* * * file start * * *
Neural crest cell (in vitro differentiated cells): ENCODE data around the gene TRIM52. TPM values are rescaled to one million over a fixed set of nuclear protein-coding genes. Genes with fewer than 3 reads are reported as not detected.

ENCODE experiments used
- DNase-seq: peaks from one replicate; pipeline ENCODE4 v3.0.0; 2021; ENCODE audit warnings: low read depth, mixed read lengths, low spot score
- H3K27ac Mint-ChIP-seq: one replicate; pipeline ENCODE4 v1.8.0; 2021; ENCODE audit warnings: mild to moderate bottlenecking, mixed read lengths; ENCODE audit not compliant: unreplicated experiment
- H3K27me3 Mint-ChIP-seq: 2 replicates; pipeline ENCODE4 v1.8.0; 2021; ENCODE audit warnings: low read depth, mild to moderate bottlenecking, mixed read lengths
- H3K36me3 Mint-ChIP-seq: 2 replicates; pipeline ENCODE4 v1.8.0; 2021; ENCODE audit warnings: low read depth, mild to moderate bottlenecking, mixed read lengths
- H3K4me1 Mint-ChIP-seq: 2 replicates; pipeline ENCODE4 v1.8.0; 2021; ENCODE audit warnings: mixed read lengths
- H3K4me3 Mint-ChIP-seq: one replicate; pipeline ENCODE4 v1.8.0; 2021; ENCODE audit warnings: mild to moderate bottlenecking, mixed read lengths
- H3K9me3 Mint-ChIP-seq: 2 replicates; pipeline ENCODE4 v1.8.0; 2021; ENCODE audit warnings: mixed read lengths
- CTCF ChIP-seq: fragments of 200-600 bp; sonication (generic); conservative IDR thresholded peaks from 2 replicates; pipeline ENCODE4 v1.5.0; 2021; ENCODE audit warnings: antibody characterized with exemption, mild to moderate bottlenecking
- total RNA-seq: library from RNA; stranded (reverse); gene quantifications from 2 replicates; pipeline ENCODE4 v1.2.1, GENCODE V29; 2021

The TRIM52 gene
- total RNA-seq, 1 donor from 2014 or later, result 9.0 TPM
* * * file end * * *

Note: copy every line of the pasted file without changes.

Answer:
Neural crest cell (in vitro differentiated cells): ENCODE data around the gene TRIM52. TPM values are rescaled to one million over a fixed set of nuclear protein-coding genes. Genes with fewer than 3 reads are reported as not detected.

ENCODE experiments used
- DNase-seq: peaks from one replicate; pipeline ENCODE4 v3.0.0; 2021; ENCODE audit warnings: low read depth, mixed read lengths, low spot score
- H3K27ac Mint-ChIP-seq: one replicate; pipeline ENCODE4 v1.8.0; 2021; ENCODE audit warnings: mild to moderate bottlenecking, mixed read lengths; ENCODE audit not compliant: unreplicated experiment
- H3K27me3 Mint-ChIP-seq: 2 replicates; pipeline ENCODE4 v1.8.0; 2021; ENCODE audit warnings: low read depth, mild to moderate bottlenecking, mixed read lengths
- H3K36me3 Mint-ChIP-seq: 2 replicates; pipeline ENCODE4 v1.8.0; 2021; ENCODE audit warnings: low read depth, mild to moderate bottlenecking, mixed read lengths
- H3K4me1 Mint-ChIP-seq: 2 replicates; pipeline ENCODE4 v1.8.0; 2021; ENCODE audit warnings: mixed read lengths
- H3K4me3 Mint-ChIP-seq: one replicate; pipeline ENCODE4 v1.8.0; 2021; ENCODE audit warnings: mild to moderate bottlenecking, mixed read lengths
- H3K9me3 Mint-ChIP-seq: 2 replicates; pipeline ENCODE4 v1.8.0; 2021; ENCODE audit warnings: mixed read lengths
- CTCF ChIP-seq: fragments of 200-600 bp; sonication (generic); conservative IDR thresholded peaks from 2 replicates; pipeline ENCODE4 v1.5.0; 2021; ENCODE audit warnings: antibody characterized with exemption, mild to moderate bottlenecking
- total RNA-seq: library from RNA; stranded (reverse); gene quantifications from 2 replicates; pipeline ENCODE4 v1.2.1, GENCODE V29; 2021

The TRIM52 gene
- total RNA-seq, 1 donor from 2014 or later, result 9.0 TPM